Marketing of Preventive Healthcare Programs in hospitals is a tough call. While one would expect consumers to grasp the importance of Prevention and thus the need for regular health checks, in my experience as a healthcare marketer in India, this is one of the most difficult products to sell.
Hospitals have spent money by the bucketful to understand the underlying consumer psyche and device products, which the consumers may find meaningful, but rarely have they succeeded in attracting customers for Preventive Programs. They have resorted to gimmicks like the Max Platinum Healthcare Program, but nothing really seems to be working.
Some of the reasons cited in consumer research for such apathy towards a product, which after all can help save a life are quite eye-opening.
Many of us believe that we are quite healthy and serious illness will not affect us at least in the near future. That we have no symptoms of any disease automatically means good health, is a dangerous proposition. However, we the consumers of healthcare do not think so. Our faith in our own well being is tremendous. Thus in true ostrich fashion, what we do not see does not exist.
Another reason, which is cited for avoiding going for an annual health check is the often heard ‘I am far too busy’. The daily chores and routines of our increasingly busy lives make us take our own good health for granted. Ironically, we always find time to take the car for a wash and the routine service always happens on time!
Many of us are terrified of hospitals and hate to visit it unless compelled by circumstances to do so. Since a Preventive Health Check is hardly a compelling medical condition we avoid getting it done. There is also a belief that the doctors and the huge machines in these hospitals always conspire to find something or the other wrong with us. Their sole aim is to find something to scare us with and lighten our pockets by more extravagant testing (CT’s, MRI’s, PET CT’s the works).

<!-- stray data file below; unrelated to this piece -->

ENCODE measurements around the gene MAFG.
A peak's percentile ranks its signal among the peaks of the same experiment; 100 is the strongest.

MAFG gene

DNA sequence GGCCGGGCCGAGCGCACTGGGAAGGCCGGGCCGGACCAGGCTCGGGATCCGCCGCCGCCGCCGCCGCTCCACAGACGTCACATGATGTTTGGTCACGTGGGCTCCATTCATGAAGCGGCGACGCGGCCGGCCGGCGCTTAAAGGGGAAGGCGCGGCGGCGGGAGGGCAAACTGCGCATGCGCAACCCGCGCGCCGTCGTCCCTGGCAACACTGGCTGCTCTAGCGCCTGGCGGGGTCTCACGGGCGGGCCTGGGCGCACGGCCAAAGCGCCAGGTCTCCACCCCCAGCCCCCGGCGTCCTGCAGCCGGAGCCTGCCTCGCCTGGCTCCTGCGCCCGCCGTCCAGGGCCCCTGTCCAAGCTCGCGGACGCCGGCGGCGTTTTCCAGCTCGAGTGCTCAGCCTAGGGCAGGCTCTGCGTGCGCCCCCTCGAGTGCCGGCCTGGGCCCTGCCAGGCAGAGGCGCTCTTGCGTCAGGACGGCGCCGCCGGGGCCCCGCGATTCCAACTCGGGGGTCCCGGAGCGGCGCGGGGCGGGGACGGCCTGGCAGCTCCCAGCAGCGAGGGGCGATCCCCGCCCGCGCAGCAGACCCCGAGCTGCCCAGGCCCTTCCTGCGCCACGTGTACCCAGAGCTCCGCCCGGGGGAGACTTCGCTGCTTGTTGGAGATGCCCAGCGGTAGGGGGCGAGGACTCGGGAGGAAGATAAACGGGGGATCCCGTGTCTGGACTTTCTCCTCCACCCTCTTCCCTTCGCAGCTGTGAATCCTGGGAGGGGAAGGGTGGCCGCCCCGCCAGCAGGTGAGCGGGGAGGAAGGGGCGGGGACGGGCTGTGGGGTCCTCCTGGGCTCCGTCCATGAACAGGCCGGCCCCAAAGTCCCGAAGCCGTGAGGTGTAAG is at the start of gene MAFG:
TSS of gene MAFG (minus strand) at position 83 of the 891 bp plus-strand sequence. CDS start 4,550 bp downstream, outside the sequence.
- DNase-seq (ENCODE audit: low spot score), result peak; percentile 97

Their are others, who believe that these programs rarely detect anything. These are hypochondriacs, who keep looking at the reports hoping to find something amiss and can not help but feel a tad disappointed when the doctors give them a clean chit. They believe that a clean bill of health from their doctors is really such a sorry waste of their hard earned money and time.
Somehow, the truth that these programs are a set of tests designed to detect commonly occuring ailments before they really happen, just does not register. Healthcare Marketers have tried advertising, direct mailers, reminders on sms, promotions et al but we are just not convinced. Healthcare communication has been designed to appeal to us, our spouses (Give the gift of good health, this karva chauth!), our parents (wish your son a long life!) and even our children. (Mom’s health is the most important and the least cared for in the family). Nothing works.
Can someone help me understand this conundrum better?